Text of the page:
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Video streamed event and on demand: Jakub Hrůša conducts Mahler's Ninth

Watch online on live.philharmoniedeparis.frCité de la musique - La PhilharmonieRecorded at Philharmonie de Paris: Grande salle Pierre Boulez, Paris, France
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Dates/times in your browser's time zone
Sunday 16 January 202216:30
On demand until Saturday 16 July 2022 23:59
Bamberg Symphony
Jakub HrůšaConductor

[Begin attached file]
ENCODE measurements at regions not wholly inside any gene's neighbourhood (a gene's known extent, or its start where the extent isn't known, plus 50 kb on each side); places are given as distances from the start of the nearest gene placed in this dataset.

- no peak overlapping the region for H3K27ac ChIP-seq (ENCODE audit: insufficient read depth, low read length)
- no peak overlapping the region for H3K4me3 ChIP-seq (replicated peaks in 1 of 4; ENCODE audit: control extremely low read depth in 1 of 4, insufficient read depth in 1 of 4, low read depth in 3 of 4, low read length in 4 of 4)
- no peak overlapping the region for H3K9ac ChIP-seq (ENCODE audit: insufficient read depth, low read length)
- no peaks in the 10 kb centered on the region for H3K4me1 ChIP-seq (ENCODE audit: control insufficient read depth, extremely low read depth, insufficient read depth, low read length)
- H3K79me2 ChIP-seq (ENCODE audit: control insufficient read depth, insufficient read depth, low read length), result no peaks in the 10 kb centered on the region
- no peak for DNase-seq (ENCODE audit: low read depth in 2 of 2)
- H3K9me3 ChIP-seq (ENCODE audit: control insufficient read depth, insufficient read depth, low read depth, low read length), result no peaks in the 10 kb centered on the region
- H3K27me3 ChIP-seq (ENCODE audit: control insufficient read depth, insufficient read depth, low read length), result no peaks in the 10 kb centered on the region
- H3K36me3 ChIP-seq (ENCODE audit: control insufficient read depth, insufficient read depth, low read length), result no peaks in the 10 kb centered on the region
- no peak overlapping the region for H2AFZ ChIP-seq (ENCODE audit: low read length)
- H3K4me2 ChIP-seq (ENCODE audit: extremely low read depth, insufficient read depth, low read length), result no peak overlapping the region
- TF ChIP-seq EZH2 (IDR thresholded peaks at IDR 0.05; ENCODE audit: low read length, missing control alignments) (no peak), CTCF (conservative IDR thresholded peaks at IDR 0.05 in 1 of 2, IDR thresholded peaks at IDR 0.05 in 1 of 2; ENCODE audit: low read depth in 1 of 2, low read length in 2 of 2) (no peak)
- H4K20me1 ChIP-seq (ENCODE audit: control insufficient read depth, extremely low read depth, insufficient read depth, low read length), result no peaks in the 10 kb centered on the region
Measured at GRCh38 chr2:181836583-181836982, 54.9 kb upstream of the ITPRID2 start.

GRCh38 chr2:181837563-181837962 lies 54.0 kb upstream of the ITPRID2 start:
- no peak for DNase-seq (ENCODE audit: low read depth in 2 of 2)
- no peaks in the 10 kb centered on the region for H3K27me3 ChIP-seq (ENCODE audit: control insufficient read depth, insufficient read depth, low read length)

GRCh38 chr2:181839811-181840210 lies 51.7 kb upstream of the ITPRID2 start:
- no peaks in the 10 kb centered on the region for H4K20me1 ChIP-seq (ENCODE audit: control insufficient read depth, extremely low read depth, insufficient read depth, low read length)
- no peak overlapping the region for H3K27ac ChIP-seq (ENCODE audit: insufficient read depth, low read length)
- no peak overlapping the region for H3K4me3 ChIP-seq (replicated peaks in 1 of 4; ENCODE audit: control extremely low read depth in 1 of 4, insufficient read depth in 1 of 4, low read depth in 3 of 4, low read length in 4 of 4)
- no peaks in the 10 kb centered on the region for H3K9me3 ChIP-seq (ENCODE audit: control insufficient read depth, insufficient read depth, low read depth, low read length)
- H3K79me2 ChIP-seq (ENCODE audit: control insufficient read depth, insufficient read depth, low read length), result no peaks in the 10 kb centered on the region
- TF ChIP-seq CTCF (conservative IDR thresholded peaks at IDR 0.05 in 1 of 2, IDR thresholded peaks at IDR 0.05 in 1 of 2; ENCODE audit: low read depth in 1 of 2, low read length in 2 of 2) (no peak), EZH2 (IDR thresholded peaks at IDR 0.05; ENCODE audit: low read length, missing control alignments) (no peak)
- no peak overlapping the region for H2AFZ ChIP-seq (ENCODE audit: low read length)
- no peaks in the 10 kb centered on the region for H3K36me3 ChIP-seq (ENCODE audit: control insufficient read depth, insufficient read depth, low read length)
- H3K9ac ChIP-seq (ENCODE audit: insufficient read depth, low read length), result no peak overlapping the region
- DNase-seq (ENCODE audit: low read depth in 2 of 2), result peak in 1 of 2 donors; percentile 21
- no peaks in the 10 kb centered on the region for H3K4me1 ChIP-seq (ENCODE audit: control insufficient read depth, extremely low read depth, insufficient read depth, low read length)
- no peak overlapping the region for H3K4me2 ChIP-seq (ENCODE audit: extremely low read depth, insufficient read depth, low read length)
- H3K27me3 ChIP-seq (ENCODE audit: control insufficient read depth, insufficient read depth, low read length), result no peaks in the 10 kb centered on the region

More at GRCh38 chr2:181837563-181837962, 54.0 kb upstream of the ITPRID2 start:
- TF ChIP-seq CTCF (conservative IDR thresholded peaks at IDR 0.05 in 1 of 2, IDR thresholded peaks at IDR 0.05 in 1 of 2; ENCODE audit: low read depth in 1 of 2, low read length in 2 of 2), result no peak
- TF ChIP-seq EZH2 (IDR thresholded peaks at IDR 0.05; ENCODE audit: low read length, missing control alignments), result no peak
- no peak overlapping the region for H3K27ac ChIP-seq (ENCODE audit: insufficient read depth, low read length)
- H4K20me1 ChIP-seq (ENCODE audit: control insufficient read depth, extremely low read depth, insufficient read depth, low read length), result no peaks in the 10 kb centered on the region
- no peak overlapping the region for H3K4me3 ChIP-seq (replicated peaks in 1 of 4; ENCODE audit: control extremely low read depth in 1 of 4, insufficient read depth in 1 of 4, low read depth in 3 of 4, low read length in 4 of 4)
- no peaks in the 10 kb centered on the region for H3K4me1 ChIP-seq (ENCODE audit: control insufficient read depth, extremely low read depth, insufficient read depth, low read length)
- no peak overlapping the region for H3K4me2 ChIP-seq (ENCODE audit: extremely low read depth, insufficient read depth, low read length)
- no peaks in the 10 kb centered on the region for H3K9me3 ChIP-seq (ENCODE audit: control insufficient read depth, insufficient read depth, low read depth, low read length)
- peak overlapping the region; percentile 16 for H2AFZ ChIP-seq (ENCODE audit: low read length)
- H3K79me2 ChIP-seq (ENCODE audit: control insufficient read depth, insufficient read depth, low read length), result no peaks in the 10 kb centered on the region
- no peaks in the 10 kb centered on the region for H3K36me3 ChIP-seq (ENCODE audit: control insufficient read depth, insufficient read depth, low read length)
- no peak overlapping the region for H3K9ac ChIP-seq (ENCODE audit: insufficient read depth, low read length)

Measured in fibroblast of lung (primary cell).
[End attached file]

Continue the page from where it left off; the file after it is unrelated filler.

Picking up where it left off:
»My symphonies exhaust the content of my entire life; in them, I have set down what I have experienced and suffered, truth and poetry in musical notes. And to a skilled reader, they would indeed transparently reveal my life.« (Gustav Mahler) We want to arouse the »curiosité« of our Parisian audience with a monumental work – and at the same time prove that an interest in composers’ biographies is a sign not of trivial curiosity, but of a thirst for knowledge. Often musical works reflect actual events from their composers’ lives. Mahler in particular is often recognizable as the protagonist of his philosophically influenced works, which carry him through the ups and downs of existence. When he sketched his last complete symphony in the summer of 1909, secluded in his composer's cottage, his world had been shattered. His four-year-old daughter Maria Anna had died, he had become increasingly estranged from his wife Alma, and he had been diagnosed with a heart valve defect. In this work, he left behind a highly emotional rollercoaster of feelings ranging from deep gloom, melancholy, and pessimism to consolation, from earthly tragedy to transcendental rapture. While he regarded the composition of his early symphonies as »building a world«, the Ninth is more concerned with deconstructing that world. It bids a retrospective farewell to everything that constituted his artistic thinking. Quotations from earlier works appear alongside folk elements, and the Finale is a heartbreaking Adagio movement – all in all, a musical parable of living and dying: in the draft score, Mahler noted the words: »Farewell! O youthful days! Vanished! O, love! Gone with the wind!«

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